Unfortunately I didn't have a spare 16GB DDR5-6400 kit to hand to make things more equivalent, but I would expect the 8700G to run into the same balancing problem between UMA buffer size and free RAM for games as the ROG Ally.

Asus also had to make its handheld relatively affordable, whereas the 8700G was in a test platform that has various components which would be overkill for a typical APU setup. Where the Ally costs $656 on Amazon at the moment, the combined price of all the parts that made up the other system comes to around $1,200—and that's not including the monitor and input devices.

Obviously it's not hard to make a variety of changes to chop that cost right down and get it near that of the ROG Ally, but if you want to include a good monitor in a $700 limit, you'll begin to impact performance by having to use slower RAM and storage.

iVANKY Gaming Dock 6-in-1

Docks like this one open up use scenarios for handheld PCs. (Image credit: iVANKY)

But it's not particularly expensive to add a docking station for the ROG Ally, to make it convenient to attach a monitor, mouse, and keyboard. Just $40 gets you an iVANKY model, with one LAN, one HDMI, and three USB ports. If you've already got a 1080p monitor, as well as a suitable keeb and mouse, then it's a piece of cake turning the Ally into a perfectly serviceable, if rather noisy, desktop PC.

I can't really turn the 8700G system into a handheld device!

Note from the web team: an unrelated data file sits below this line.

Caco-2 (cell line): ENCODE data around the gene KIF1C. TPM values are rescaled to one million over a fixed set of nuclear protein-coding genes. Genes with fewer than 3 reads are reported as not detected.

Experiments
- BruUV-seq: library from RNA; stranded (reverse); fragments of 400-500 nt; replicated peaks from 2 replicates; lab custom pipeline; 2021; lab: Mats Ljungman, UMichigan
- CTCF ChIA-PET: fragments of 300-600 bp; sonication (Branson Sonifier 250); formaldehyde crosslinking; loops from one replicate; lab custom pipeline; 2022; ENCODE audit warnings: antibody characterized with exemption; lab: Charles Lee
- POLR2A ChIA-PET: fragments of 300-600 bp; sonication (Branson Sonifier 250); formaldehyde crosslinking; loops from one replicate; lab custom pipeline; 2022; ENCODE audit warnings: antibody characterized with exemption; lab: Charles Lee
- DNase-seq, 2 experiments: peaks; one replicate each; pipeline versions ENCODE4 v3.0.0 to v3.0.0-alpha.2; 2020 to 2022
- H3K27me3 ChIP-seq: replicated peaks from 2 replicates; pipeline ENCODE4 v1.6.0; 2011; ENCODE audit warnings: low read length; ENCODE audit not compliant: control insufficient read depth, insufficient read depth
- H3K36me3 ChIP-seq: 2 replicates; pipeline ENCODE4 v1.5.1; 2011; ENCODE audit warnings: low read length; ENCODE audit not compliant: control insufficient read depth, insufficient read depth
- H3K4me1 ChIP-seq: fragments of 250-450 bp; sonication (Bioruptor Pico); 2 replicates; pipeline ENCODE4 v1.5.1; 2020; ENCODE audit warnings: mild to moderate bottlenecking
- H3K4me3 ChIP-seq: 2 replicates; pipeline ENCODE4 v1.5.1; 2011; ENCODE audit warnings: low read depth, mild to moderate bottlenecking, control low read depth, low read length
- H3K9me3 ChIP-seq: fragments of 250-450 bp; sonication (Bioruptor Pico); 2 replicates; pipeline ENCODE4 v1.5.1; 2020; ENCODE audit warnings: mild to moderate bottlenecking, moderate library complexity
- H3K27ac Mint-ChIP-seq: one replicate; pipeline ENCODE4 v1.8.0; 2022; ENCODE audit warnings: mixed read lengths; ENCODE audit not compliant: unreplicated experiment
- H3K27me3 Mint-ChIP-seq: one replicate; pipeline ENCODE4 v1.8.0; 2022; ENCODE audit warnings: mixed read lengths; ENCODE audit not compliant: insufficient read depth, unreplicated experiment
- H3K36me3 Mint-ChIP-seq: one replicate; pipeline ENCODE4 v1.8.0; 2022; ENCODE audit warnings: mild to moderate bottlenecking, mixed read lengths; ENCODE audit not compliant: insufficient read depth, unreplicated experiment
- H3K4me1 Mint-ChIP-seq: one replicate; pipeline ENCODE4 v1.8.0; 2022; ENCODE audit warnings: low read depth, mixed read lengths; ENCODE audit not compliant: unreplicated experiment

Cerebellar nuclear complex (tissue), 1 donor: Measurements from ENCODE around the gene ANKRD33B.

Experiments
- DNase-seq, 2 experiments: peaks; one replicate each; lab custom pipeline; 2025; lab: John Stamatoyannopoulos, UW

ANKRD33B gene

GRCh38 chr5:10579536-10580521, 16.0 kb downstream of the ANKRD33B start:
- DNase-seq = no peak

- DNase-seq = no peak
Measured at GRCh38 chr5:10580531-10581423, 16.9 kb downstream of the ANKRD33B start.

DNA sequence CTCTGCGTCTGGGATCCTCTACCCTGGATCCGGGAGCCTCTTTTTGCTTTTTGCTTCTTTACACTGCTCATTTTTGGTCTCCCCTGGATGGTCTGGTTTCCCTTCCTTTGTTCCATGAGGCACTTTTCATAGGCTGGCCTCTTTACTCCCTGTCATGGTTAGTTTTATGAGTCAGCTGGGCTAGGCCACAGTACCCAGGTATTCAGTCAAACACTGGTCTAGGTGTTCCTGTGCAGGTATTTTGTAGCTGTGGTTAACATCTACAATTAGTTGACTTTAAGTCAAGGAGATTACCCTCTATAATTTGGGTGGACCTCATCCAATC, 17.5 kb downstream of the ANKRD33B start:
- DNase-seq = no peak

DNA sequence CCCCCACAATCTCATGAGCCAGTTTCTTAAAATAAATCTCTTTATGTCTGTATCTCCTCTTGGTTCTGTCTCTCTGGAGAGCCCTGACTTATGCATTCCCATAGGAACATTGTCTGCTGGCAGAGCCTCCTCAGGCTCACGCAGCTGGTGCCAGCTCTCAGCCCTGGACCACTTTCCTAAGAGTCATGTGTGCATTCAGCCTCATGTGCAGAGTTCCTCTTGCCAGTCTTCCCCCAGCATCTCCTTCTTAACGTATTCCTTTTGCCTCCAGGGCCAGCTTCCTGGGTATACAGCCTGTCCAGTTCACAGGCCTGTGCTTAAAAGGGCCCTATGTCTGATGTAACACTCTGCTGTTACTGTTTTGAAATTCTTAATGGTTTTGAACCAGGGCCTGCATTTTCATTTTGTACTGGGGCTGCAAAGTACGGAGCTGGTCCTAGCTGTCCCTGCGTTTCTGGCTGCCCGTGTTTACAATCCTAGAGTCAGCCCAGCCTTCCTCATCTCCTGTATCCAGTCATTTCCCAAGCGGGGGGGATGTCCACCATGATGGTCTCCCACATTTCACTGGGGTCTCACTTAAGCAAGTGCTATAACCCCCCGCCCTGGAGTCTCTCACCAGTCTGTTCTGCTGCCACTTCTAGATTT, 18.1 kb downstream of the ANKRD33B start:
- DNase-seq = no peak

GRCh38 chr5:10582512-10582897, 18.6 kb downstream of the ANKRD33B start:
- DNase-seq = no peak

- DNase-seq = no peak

But what a desktop computer lacks in portability, it more than makes up with flexibility—need more storage? Most AM5 motherboards come with at least two M.2 slots and four SATA ports. Need better graphics? Easy to jam a new GPU in and switch over to that, instead of using the integrated Radeon 780M. Want total silence while gaming? Just use a high end cooler and turn the fans right down, as the 8700G barely gets hot.

None of this is to diminish what the ROG Ally is good at, i.e. being a portable Windows PC for gaming, and with the right accessories, it can turn its hand to being a little desktop of sorts. But if it was my money, I'd put it all on a nice little Ryzen 7 8700G setup—it's plenty fast enough for 1080p gaming and you don't need to spend a fortune on the rest of the setup to have a great starter PC.

If you're planning on doing the same, just make sure you pair it with as much of the fastest RAM you can afford, and the motherboard supports. That way, you'll be giving the little GPU inside the APU the best chance it has of reaching its full potential.

Nick Evanson
Hardware Writer

Nick, gaming, and computers all first met in 1981, with the love affair starting on a Sinclair ZX81 in kit form and a book on ZX Basic. He ended up becoming a physics and IT teacher, but by the late 1990s decided it was time to cut his teeth writing for a long defunct UK tech site. He went on to do the same at Madonion, helping to write the help files for 3DMark and PCMark. After a short stint working at Beyond3D.com, Nick joined Futuremark (MadOnion rebranded) full-time, as editor-in-chief for its gaming and hardware section, YouGamers. After the site shutdown, he became an engineering and computing lecturer for many years, but missed the writing bug. Cue four years at TechSpot.com and over 100 long articles on anything and everything. He freely admits to being far too obsessed with GPUs and open world grindy RPGs, but who isn't these days?